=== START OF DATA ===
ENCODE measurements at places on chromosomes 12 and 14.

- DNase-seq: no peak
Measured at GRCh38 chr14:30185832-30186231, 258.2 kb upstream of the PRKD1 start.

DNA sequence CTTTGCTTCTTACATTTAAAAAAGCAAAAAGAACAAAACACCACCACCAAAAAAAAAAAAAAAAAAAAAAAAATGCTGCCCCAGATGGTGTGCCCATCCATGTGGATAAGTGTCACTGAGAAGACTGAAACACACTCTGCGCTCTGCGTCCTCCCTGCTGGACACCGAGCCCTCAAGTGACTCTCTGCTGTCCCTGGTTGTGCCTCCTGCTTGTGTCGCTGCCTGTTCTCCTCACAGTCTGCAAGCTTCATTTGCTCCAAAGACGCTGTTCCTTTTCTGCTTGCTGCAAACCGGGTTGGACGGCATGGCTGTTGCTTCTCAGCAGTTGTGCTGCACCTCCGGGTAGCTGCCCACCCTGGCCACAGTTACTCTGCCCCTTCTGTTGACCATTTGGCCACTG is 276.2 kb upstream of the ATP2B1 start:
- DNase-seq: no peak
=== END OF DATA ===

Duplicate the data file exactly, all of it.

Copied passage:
ENCODE measurements at places on chromosomes 12 and 14.

- DNase-seq: no peak
Measured at GRCh38 chr14:30185832-30186231, 258.2 kb upstream of the PRKD1 start.

DNA sequence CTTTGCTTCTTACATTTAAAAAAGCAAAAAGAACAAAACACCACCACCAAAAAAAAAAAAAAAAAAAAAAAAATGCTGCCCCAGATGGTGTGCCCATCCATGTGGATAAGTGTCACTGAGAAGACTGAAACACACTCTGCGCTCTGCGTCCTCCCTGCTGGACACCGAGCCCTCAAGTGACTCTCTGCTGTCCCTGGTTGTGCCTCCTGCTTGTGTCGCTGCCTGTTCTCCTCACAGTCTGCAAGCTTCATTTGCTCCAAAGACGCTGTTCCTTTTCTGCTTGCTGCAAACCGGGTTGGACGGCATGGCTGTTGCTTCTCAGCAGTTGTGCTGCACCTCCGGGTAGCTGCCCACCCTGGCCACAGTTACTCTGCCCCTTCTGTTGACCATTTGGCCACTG is 276.2 kb upstream of the ATP2B1 start:
- DNase-seq: no peak